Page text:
US Patients Urged to Enroll in STEP for MS Trial Assessing 2 Exercise Programs

Joana Carvalho, PhD avatar

by Joana Carvalho, PhD |

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Adults with mild to moderate multiple sclerosis (MS) are being urged to participate in a new clinical trial — STEP for MS — that will assess the impact of two different exercise programs on patients’ mobility, walking abilities, and quality of life.

Funded by the Patient-Centered Outcomes Research Institute (PCORI), the STEP for MS trial expects to enroll around 400 MS patients, ages 18–65, who have difficulties walking and do not exercise regularly.

STEP for MS is recruiting participants at eight sites across seven U.S. states. More information can be found here.

The trial’s main goal is to compare the effectiveness of two exercise programs — one carried out at home and the other at a gym facility — at easing MS symptoms and improving patients’ mobility and quality of life. All exercises will be taught to study participants by a certified coach, who also will offer encouragement throughout the entire study period.

Enrollment is open to all individuals diagnosed with MS who are still able to walk but have some difficulties doing so. The study seeks both patients who need a cane or a walker and those who do not require such assistive devices to move around. Additionally, to be eligible to participate in STEP for MS, patients must have not experienced a relapse in the month prior to enrollment. Participants also must have reliable internet access.

Following enrollment, patients will be randomly assigned to one of three groups. One group will be able to choose which type of exercise program, home or gym-based, they wish to engage in during the study. Participants in the other two groups will either be assigned exercises to be carried out at home, or be directed to conduct their program in a gym or rehabilitation facility.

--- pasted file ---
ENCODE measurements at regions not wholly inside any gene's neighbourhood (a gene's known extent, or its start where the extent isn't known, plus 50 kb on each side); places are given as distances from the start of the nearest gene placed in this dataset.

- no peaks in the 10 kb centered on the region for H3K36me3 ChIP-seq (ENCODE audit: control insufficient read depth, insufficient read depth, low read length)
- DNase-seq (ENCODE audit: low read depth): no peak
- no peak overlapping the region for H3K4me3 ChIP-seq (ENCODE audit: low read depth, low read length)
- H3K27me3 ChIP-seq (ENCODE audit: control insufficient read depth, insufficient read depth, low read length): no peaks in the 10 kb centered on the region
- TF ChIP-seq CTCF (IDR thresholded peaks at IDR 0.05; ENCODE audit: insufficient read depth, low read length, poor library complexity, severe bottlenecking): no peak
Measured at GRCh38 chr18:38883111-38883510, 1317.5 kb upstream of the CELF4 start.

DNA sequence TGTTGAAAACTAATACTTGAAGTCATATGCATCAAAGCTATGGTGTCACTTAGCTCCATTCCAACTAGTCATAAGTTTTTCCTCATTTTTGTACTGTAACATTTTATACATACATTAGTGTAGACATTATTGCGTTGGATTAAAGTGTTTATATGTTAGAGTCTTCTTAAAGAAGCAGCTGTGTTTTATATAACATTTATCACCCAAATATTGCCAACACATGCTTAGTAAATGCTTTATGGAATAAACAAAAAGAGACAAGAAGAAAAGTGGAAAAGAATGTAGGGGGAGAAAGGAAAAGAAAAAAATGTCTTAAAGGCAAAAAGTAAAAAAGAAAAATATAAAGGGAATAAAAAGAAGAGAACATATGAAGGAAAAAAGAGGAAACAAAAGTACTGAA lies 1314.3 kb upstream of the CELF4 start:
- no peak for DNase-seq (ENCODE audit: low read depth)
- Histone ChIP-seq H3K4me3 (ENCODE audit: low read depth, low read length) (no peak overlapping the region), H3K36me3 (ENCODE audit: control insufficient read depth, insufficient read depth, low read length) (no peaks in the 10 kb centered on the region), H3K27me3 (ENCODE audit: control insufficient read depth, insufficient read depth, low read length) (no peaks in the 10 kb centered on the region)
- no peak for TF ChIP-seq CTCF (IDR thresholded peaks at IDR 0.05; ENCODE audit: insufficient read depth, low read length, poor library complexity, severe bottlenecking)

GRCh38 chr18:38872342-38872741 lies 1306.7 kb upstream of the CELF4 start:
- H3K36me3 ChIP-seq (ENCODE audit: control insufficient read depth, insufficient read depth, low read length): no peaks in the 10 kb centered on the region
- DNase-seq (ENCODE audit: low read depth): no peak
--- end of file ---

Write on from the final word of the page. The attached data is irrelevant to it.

Regardless of the group to which they are assigned, all patients will be asked to practice the same exercises, twice weekly, over a period of 16 weeks (around four months). Each exercise session will include walking and resistance training, and lasting around 30-to-60 minutes.

A trained coach will offer in-person individual supervision to those practicing exercises in the gym, and through online video calls to those completing the exercises at home. In both cases, individual assistance and supervision will be offered as needed. Patients completing the exercise program from home also will have access to a manual and several videos through an online portal.

Travel to the nearest study site will be required for the completion of certain tests and questionnaires. Study questionnaires will be completed five times in total: before starting the program; after completing two months (roughly half) of the program; after completing the entire program; and six and 12 months after finishing the trial.

Notably, participants will have to comply with safety procedures imposed by the COVID-19 pandemic, which includes having their body temperature measured, wearing a mask, and remaining at a safe distance from other people on the site.

In addition to assessing the effectiveness of the two exercise programs on patients’ walking abilities, mobility, and self-confidence to exercise, investigators also aim to determine whether people with MS have a better quality of life and are willing to exercise more often when they have the option to choose where these activities take place.

Patients wishing to learn more about the study, or their eligibility to participate, may reach out by phone or email to the nearest study site.

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